Online Program

Role of Poverty on Participation and Outcomes in an Integrated Child Survival-Early Childhood Development Project in Rwanda

Tuesday, November 3, 2015 : 10:56 a.m. - 11:09 a.m.

Bridget Lavin, PhD, Payson Center for International Development, Tulane University, New Orleans, LA
Amy Coombe, PhD, Independent Consultant, San Francisco, CA
Jacqueline Nzaramba, CARE International in Rwanda, Kigali, Rwanda
Joseph Ngamije, International Consultant, Juba, Sudan
Khrist Roy, MD, Nutrition, CARE USA, Atlanta, GA
background: A four-year integrated child survival (CS) and early childhood development (ECD) project sought to improve maternal and child health and child development outcomes in a pilot site in Rwanda.  A mixed-methods evaluation explored whether the project achieved its objectives and equitably provided services designed to support individual- and community-level benefits.

methods: Knowledge, Practice, and Coverage (KPC) survey data measured household characteristics, maternal and child health behaviors and practices, and program exposure among baseline and endline cross sections of women with a child under two years of age in intervention and comparison sites. Endline qualitative data were collected via focus group discussions with community health workers and participating mothers.

results: Based on qualitative data, despite equitable access to the project and a policy whereby no one was turned away, poorer families were inclined to self-regulate their participation when unable to contribute to project costs. Child absence from ECDs also was attributed to poor health, linked to an inability to afford health insurance and seek care. Poorer families reportedly had a harder time understanding instructions, maintaining food security and purchasing supplies for high nutrient feeding and ECD activities. There remained significant differences at endline in CS-related KPC outcomes by socio-economic status, particularly for indicators of child underweight and stunted, treatment access for childhood illnesses, and contraceptive use.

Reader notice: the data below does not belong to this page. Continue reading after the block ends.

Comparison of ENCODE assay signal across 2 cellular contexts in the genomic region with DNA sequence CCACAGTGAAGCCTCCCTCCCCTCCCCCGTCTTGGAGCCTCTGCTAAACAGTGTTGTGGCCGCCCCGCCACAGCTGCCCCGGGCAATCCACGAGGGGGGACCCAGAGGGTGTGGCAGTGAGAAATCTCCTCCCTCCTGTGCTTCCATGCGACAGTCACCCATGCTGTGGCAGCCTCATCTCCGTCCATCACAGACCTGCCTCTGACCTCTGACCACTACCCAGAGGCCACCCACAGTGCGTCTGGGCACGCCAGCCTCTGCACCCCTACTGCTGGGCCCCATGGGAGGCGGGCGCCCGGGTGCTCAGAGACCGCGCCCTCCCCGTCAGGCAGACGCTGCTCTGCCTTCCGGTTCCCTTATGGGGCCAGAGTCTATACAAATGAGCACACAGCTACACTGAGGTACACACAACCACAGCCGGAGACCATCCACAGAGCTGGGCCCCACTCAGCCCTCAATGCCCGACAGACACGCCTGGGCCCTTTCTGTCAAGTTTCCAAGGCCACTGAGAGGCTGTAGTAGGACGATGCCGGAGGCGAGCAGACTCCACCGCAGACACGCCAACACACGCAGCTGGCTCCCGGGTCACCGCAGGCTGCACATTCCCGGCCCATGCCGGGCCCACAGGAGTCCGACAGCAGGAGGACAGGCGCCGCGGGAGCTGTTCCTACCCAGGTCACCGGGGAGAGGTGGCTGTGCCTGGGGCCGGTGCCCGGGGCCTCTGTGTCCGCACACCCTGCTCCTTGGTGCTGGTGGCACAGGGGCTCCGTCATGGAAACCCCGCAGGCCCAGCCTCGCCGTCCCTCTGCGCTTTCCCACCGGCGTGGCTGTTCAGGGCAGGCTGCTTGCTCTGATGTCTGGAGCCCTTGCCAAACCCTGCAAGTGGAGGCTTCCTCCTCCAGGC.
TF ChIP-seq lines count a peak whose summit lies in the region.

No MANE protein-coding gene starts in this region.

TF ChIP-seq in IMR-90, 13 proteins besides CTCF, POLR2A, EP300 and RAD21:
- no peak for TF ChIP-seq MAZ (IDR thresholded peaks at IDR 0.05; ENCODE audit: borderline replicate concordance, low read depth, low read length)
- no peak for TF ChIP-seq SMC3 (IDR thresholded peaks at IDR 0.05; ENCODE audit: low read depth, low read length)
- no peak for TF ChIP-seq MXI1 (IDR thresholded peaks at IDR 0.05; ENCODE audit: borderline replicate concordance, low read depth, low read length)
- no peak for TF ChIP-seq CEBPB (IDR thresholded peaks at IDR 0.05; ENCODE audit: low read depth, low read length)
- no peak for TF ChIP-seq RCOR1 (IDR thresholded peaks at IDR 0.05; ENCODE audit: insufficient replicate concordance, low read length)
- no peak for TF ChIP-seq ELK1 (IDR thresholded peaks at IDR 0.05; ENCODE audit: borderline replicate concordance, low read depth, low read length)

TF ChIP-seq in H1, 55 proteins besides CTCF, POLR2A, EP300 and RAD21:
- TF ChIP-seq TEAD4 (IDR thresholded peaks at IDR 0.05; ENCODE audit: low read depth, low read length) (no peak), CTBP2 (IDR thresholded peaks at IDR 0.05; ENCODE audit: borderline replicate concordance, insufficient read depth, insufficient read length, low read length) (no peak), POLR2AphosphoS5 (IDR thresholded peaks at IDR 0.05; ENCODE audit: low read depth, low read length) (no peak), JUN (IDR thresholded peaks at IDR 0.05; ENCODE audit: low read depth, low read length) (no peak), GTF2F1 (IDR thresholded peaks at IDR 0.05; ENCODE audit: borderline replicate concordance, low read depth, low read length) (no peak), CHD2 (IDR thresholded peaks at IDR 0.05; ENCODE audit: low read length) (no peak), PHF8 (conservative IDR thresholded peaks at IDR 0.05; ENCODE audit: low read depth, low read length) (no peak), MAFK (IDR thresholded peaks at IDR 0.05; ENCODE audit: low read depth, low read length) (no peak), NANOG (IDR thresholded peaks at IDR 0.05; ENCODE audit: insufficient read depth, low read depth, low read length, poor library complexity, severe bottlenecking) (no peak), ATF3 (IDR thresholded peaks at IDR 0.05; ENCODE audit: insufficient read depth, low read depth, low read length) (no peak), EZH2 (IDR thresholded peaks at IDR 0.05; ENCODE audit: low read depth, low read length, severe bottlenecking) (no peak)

conclusions:  The intervention had limited ability to fully address poverty-related inequities on child survival outcomes. Future efforts should incorporate adaptive and participatory approaches benefitting the most poor, in conjunction with poverty reduction programming.  

Learning Areas:

Administer health education strategies, interventions and programs
Planning of health education strategies, interventions, and programs

Learning Objectives:
Identify the poverty-related differences in participation and outcomes uncovered by the evaluation of this child survival-early childhood development project in Rwanda Discuss methods of reducing poverty-related differences in future iterations of the project

Keyword(s): Child Health, Poverty

Presenting author's disclosure statement:

Qualified on the content I am responsible for because: I was the principal investigator for this work, collaborating on the research concept and leading the baseline and endline data collection and analysis. I have over ten years of program evaluation experience, including five years of experience evaluating health and development programs in Rwanda.
Any relevant financial relationships? No

I agree to comply with the American Public Health Association Conflict of Interest and Commercial Support Guidelines, and to disclose to the participants any off-label or experimental uses of a commercial product or service discussed in my presentation.